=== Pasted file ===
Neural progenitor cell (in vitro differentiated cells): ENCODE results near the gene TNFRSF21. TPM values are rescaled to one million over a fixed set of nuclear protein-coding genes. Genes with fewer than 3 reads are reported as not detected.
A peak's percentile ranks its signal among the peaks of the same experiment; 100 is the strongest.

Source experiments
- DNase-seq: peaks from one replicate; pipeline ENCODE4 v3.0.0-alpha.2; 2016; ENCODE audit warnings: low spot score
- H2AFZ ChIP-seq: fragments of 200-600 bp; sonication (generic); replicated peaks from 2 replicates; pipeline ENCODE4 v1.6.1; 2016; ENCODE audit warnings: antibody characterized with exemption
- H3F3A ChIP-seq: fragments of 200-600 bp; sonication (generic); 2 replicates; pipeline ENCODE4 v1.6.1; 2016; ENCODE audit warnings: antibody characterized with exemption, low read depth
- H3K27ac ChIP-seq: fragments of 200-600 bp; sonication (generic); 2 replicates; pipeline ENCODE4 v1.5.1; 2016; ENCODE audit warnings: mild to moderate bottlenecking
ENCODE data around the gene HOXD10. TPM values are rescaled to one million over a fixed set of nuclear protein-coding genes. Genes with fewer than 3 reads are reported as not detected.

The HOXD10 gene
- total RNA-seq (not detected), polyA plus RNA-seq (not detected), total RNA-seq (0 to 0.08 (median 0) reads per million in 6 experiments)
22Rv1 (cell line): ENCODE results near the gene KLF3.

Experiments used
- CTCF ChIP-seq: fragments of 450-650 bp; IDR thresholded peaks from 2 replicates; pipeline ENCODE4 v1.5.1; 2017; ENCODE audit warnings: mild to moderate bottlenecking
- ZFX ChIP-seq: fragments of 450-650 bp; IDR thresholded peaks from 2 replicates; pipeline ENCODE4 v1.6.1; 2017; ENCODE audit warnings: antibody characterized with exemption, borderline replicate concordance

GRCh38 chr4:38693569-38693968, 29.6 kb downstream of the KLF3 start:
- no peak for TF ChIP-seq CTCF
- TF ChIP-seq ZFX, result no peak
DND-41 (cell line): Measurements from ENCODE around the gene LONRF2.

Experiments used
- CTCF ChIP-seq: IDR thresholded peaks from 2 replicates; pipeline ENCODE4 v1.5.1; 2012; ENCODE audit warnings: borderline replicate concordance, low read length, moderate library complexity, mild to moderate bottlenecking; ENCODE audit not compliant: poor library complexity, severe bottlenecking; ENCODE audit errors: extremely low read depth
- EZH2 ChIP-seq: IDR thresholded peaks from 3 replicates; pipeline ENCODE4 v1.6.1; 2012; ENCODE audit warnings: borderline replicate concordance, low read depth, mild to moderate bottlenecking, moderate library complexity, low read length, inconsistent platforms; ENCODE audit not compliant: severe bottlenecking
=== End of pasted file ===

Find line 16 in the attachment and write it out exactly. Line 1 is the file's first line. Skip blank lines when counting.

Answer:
- no peak for TF ChIP-seq CTCF